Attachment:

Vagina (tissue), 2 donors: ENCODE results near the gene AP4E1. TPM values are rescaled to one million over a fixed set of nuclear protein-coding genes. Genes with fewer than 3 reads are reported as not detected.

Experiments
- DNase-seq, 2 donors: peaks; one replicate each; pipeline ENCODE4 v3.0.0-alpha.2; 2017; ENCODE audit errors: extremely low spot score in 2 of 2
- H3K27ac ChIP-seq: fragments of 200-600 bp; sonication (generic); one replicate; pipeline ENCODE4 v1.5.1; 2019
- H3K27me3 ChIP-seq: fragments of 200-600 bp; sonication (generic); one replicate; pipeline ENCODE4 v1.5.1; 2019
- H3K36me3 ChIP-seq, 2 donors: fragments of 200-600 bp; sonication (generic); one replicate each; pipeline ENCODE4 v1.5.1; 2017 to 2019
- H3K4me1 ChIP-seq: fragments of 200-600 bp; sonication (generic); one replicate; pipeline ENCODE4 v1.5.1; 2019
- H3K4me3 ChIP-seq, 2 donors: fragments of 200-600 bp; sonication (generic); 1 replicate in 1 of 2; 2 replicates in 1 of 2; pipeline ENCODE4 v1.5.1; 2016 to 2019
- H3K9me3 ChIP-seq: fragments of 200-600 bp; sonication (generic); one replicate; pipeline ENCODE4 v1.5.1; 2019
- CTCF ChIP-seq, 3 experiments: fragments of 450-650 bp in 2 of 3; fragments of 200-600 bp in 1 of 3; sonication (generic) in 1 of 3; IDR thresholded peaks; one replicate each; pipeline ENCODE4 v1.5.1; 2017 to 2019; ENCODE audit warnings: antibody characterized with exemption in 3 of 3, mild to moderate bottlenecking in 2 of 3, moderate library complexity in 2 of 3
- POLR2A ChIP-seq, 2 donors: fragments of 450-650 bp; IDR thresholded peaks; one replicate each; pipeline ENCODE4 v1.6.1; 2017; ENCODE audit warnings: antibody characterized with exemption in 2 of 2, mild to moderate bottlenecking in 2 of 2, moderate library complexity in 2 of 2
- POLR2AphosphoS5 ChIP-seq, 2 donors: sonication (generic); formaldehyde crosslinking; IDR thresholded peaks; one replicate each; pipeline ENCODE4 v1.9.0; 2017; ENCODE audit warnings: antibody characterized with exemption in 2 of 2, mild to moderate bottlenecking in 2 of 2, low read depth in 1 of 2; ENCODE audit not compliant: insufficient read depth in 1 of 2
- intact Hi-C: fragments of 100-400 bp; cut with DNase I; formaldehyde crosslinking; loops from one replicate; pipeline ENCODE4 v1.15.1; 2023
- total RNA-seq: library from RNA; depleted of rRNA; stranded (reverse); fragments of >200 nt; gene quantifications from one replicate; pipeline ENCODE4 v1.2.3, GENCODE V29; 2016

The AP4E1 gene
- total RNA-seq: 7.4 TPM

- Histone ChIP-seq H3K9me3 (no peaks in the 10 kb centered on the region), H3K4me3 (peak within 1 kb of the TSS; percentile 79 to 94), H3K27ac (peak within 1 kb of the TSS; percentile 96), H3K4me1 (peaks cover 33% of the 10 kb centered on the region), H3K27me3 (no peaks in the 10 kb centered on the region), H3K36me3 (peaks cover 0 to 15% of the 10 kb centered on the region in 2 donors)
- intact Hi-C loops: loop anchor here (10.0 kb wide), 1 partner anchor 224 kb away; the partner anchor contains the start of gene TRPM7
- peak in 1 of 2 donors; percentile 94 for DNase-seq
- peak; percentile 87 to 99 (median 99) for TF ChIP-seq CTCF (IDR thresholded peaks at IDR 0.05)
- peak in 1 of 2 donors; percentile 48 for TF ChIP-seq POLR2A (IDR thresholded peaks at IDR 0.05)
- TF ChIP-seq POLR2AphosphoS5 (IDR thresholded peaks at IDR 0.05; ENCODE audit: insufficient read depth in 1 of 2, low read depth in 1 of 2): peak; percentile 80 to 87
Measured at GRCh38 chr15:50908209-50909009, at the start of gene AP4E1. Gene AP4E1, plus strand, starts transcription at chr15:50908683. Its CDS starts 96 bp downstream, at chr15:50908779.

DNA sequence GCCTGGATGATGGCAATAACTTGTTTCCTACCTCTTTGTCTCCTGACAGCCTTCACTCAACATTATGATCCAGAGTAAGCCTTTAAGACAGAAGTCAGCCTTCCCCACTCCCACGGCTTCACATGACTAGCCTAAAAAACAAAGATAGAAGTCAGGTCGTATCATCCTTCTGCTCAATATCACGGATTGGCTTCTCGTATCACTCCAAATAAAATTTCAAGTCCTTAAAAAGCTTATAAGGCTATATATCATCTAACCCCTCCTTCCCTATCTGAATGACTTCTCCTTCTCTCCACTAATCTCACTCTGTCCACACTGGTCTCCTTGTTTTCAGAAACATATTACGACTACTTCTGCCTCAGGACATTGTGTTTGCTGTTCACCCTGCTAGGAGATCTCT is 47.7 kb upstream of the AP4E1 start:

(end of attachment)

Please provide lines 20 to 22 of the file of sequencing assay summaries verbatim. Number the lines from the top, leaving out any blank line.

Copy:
- peak; percentile 87 to 99 (median 99) for TF ChIP-seq CTCF (IDR thresholded peaks at IDR 0.05)
- peak in 1 of 2 donors; percentile 48 for TF ChIP-seq POLR2A (IDR thresholded peaks at IDR 0.05)
- TF ChIP-seq POLR2AphosphoS5 (IDR thresholded peaks at IDR 0.05; ENCODE audit: insufficient read depth in 1 of 2, low read depth in 1 of 2): peak; percentile 80 to 87